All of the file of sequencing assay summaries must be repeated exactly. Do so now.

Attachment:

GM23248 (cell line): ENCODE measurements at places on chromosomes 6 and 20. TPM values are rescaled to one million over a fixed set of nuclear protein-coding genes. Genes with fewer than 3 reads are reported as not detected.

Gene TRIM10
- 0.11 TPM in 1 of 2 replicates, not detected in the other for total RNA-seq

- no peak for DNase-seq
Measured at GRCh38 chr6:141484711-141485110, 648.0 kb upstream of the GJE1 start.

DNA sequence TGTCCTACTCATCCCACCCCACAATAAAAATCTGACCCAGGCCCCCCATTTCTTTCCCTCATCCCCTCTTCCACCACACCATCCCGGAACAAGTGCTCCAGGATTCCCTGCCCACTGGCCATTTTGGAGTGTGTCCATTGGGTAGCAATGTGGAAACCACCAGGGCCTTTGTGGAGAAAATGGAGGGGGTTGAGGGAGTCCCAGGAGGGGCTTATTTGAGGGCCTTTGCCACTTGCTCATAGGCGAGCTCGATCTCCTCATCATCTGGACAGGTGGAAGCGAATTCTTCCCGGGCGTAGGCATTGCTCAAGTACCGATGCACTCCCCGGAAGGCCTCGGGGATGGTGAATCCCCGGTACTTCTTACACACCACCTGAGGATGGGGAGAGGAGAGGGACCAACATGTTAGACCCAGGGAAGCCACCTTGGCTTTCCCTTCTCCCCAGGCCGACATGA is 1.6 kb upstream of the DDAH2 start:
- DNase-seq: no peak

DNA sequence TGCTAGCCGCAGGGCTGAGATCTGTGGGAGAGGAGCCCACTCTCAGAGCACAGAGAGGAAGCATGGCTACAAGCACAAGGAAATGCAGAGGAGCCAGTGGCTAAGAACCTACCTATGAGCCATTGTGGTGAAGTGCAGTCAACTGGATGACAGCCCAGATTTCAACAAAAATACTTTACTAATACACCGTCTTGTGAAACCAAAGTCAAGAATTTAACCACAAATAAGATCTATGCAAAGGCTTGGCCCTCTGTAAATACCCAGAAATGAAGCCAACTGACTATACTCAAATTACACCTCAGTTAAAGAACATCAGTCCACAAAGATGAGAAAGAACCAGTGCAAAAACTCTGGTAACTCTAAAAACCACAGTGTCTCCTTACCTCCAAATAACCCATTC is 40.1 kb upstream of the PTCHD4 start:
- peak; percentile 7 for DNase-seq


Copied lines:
GM23248 (cell line): ENCODE measurements at places on chromosomes 6 and 20. TPM values are rescaled to one million over a fixed set of nuclear protein-coding genes. Genes with fewer than 3 reads are reported as not detected.

Gene TRIM10
- 0.11 TPM in 1 of 2 replicates, not detected in the other for total RNA-seq

- no peak for DNase-seq
Measured at GRCh38 chr6:141484711-141485110, 648.0 kb upstream of the GJE1 start.

DNA sequence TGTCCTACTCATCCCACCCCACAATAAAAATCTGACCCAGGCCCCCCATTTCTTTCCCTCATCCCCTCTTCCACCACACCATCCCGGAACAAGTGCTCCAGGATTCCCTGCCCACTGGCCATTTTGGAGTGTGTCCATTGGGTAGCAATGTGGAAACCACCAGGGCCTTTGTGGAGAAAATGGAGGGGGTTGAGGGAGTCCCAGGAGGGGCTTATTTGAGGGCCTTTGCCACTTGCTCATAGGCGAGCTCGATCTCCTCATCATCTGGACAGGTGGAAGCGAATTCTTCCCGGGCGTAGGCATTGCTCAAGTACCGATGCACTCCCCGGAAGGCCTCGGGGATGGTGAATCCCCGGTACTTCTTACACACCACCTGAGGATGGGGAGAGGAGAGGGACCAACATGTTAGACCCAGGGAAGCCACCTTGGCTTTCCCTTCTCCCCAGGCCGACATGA is 1.6 kb upstream of the DDAH2 start:
- DNase-seq: no peak

DNA sequence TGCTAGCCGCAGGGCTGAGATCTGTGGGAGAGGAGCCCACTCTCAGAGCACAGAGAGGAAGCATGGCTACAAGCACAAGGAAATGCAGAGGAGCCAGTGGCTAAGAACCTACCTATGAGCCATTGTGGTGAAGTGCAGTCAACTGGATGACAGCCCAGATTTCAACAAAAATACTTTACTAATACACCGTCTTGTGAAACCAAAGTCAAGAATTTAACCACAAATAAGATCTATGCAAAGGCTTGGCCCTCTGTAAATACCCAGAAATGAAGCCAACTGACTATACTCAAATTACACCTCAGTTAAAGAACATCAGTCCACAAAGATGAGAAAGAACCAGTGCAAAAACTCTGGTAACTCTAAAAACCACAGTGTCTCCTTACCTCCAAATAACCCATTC is 40.1 kb upstream of the PTCHD4 start:
- peak; percentile 7 for DNase-seq